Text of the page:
• How has the lack of investment and resources in other government services impacted libraries?Are we social workers, tax preparers, drug counselors, mental health professionals, and career advisers–in addition to being a librarian? There seems to be an expectation that libraries need to be everything to everybody, and that has both positive and negative aspects.

I also thought about my recent tours of libraries in the Seattle area and the use of “kindness audits” at libraries I have worked at. For me, a comfortable and inviting third space is open and airy, with natural light. I also want to be able to move around from spaces to collaborate, to those that offer more privacy. Sometimes I need to concentrate and focus, but at other times I like to daydream. A library generally fits the bill for my needs.

Below are a few recommended readings on libraries as third place.

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Open spaces, Seattle Public Library

Links

Articles

Small(er) Academic Libraries: Highlights from the Field

This week I visited the local MLIS program at the University of Wisconsin-Milwaukee’s School of Information Studies. The instructor of the Academic Libraries course invited me to present about working in smaller academic libraries–a career I have thoroughly enjoyed! Below are my slides and notes.

It was a pleasure talking with the students and their instructor!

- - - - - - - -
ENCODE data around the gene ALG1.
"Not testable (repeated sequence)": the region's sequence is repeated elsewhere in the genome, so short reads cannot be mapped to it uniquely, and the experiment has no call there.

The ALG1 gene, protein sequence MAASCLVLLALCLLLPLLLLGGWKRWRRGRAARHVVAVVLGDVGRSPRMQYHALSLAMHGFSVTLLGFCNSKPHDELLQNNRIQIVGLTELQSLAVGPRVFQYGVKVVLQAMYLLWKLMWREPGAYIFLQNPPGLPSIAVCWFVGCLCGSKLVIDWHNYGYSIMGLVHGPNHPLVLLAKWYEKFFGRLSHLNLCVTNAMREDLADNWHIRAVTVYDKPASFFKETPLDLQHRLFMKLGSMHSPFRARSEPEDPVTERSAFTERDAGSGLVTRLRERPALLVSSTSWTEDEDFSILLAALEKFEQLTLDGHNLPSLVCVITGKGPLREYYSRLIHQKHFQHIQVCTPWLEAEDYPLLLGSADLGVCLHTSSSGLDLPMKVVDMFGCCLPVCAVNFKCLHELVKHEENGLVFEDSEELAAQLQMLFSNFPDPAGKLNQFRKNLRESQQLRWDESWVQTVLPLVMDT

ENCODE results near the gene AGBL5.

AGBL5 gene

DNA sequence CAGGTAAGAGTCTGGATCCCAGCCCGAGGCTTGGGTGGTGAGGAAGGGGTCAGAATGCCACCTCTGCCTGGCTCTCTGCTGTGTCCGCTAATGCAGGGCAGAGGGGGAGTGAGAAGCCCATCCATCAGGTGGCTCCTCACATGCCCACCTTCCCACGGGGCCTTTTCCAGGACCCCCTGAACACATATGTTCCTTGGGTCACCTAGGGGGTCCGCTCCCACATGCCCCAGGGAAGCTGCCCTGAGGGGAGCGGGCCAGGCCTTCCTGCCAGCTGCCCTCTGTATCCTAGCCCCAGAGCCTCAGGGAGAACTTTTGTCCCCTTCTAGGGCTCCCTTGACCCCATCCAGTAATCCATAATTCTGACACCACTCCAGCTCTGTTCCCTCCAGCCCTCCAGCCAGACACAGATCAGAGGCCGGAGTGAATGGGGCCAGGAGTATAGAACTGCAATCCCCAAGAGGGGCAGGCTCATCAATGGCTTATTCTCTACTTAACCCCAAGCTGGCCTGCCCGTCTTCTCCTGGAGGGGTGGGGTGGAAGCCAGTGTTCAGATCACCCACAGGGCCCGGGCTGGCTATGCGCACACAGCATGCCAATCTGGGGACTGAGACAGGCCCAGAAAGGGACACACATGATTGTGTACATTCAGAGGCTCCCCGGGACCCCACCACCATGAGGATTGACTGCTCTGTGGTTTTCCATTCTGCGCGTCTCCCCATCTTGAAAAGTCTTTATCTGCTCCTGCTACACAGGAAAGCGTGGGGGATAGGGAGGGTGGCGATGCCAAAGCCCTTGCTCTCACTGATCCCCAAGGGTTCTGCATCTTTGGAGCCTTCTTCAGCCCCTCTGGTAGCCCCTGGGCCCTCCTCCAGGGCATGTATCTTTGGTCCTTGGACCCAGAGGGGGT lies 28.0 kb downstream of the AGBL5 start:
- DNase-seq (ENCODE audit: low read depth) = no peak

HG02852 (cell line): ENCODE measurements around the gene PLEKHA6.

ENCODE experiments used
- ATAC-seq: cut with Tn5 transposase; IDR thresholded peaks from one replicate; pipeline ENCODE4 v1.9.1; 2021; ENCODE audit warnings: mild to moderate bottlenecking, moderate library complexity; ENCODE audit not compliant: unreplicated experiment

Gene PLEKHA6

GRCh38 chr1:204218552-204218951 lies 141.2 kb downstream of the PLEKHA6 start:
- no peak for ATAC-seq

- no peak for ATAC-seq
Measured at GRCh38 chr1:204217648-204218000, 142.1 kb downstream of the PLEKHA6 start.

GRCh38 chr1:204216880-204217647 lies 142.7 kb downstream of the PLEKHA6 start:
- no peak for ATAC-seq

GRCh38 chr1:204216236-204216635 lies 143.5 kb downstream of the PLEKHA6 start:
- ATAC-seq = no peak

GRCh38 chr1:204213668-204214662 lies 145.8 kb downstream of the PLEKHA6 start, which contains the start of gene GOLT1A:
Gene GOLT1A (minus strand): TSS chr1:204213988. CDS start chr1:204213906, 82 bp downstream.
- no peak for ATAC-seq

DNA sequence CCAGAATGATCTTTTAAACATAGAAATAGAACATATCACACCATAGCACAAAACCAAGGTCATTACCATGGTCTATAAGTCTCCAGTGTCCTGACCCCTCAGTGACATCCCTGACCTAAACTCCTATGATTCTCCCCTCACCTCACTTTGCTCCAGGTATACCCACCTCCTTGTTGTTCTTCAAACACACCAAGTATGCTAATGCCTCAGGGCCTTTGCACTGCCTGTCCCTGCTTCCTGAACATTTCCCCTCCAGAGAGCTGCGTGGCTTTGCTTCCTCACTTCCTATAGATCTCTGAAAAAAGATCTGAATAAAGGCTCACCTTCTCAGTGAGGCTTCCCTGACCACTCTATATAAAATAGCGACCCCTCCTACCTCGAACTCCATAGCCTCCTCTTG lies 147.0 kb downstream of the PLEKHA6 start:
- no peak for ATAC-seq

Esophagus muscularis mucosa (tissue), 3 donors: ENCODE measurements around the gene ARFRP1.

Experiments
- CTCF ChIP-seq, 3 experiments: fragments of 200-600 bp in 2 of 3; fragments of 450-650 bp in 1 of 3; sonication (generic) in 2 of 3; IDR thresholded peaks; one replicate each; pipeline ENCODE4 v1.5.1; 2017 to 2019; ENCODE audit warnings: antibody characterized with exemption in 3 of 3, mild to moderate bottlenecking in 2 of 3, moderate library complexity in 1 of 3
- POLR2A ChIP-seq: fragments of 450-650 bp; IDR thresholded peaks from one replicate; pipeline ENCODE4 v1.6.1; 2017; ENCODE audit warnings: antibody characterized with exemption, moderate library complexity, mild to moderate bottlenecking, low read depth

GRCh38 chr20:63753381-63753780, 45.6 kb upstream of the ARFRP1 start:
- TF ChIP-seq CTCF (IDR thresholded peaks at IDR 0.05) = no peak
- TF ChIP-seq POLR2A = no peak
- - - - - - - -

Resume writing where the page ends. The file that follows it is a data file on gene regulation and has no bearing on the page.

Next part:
Slide1

Small(er) Academic Libraries: Highlights from the Field

  • I’ll tell you a little bit about myself and Carroll University’s library.
  • We’ll do a quick comparison between a small academic library and large academic library.
  • Then the bulk of the presentation will discuss highlights of working in a smaller academic library.

Slide2

A Little Bit About Me

  • BA in history from Ball State University.
    • Changed my major a few times.
    • Starting my freshman year of college, I began as a library student worker.
    • I saw the work that the librarians were doing. They enjoyed their jobs and by senior year I knew this was what I wanted to do.
  • After my bachelor’s degree I got my MLS from Indiana University.
  • Been working as an academic librarian for 16 years now.
  • During most of this time, I’ve been an information literacy and reference librarian.
  • Also spent time working as an instructional technologist – helping faculty integrate e-learning tools into their courses.
  • Worked at 5 different universities and have been at Carroll University now for 5+ years. 
  • While at Carroll, I decided to go back to school and completed my master’s degree in education.
    • It wasn’t a job requirement. Did it for professional development.